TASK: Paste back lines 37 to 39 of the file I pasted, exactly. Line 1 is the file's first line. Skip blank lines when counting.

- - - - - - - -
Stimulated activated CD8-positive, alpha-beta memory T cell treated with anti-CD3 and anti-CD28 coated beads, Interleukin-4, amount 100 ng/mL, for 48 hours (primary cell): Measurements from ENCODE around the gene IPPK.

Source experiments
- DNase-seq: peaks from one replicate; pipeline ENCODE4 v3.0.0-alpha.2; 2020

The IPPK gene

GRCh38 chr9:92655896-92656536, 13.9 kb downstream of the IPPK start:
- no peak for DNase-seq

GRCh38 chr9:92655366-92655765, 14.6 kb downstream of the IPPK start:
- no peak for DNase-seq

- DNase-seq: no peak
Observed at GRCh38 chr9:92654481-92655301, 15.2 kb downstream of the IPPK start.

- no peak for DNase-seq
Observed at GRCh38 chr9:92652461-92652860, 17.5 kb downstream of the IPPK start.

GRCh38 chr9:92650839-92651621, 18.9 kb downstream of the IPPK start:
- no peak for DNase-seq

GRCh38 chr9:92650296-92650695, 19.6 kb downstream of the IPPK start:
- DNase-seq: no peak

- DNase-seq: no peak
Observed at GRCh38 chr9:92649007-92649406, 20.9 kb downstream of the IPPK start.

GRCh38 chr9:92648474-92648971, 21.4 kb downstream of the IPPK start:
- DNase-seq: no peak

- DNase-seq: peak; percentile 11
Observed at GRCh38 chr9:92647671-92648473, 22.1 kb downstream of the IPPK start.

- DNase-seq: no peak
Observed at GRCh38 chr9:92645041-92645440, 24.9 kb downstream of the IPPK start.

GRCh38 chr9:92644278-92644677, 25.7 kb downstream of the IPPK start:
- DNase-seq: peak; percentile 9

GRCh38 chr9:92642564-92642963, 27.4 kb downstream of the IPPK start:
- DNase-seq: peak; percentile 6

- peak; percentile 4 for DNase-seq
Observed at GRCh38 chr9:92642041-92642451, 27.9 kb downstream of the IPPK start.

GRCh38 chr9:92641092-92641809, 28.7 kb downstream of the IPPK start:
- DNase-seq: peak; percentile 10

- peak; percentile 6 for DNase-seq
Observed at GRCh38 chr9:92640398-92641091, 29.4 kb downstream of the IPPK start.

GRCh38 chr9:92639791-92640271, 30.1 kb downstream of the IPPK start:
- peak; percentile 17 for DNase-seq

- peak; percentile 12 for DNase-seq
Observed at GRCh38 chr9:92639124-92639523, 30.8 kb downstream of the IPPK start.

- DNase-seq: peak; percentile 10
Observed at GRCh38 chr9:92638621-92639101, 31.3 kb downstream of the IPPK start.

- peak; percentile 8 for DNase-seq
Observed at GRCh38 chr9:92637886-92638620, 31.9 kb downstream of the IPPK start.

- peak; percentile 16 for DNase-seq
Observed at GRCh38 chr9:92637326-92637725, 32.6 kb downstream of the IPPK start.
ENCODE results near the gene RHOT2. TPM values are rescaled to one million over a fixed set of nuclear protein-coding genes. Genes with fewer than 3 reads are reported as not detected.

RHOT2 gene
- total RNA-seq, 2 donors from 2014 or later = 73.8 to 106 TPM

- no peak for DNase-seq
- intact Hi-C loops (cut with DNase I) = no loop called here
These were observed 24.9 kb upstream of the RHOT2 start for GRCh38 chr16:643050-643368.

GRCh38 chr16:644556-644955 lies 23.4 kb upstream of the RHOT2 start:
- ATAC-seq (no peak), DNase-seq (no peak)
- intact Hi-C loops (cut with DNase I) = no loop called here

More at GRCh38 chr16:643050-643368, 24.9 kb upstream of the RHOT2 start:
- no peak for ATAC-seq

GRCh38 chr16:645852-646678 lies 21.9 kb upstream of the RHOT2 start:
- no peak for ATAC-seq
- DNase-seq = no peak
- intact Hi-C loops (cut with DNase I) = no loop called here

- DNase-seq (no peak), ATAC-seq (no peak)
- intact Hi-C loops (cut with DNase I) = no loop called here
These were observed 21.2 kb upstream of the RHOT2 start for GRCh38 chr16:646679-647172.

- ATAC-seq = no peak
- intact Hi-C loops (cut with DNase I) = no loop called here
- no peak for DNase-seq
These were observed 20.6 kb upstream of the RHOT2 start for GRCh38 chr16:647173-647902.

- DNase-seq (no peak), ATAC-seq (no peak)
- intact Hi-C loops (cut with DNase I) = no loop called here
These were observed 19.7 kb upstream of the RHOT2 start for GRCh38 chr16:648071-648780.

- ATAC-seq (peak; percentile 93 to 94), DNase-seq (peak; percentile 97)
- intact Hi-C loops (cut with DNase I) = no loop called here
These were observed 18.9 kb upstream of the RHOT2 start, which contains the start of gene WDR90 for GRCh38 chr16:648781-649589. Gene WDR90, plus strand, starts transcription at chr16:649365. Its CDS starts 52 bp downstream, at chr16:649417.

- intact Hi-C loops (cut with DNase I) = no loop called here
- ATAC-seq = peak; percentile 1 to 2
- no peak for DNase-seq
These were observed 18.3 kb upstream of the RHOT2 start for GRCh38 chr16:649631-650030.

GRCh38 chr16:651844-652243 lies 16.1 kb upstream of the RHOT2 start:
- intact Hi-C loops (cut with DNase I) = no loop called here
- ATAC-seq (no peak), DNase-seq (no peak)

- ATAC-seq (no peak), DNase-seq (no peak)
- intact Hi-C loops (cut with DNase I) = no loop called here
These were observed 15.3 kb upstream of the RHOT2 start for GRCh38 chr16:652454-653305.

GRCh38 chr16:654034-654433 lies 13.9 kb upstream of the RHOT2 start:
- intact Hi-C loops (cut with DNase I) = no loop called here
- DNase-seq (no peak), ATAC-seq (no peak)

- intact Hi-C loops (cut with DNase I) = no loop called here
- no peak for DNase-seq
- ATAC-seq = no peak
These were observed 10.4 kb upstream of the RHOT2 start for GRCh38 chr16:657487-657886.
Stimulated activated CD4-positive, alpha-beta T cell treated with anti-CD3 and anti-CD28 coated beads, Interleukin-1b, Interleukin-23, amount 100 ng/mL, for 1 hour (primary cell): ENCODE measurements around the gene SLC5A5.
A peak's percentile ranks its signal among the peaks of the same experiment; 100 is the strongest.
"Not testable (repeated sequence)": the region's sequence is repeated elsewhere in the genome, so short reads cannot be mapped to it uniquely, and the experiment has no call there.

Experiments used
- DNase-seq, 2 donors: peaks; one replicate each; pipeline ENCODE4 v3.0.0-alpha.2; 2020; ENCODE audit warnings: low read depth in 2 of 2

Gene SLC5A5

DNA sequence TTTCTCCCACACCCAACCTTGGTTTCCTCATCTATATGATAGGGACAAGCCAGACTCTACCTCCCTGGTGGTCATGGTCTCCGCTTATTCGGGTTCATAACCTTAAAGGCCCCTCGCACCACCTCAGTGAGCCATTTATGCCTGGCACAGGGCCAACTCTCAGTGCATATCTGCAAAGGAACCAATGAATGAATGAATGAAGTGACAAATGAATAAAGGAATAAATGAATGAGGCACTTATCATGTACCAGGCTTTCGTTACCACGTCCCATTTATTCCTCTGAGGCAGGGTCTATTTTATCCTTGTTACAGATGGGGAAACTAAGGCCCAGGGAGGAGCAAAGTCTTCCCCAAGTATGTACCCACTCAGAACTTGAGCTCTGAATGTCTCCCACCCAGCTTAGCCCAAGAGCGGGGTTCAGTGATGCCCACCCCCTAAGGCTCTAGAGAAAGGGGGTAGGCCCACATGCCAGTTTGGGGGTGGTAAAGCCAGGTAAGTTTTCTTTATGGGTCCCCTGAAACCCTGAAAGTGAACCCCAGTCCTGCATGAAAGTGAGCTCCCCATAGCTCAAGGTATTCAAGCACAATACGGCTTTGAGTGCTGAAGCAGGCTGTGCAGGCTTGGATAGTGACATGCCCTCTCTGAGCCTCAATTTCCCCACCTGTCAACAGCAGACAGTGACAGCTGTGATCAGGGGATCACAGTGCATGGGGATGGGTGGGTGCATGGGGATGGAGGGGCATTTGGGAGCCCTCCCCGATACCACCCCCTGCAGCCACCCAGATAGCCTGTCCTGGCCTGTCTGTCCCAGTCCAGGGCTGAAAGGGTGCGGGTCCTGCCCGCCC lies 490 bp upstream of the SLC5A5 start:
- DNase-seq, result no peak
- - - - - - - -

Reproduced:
- peak; percentile 12 for DNase-seq
Observed at GRCh38 chr9:92639124-92639523, 30.8 kb downstream of the IPPK start.

- DNase-seq: peak; percentile 10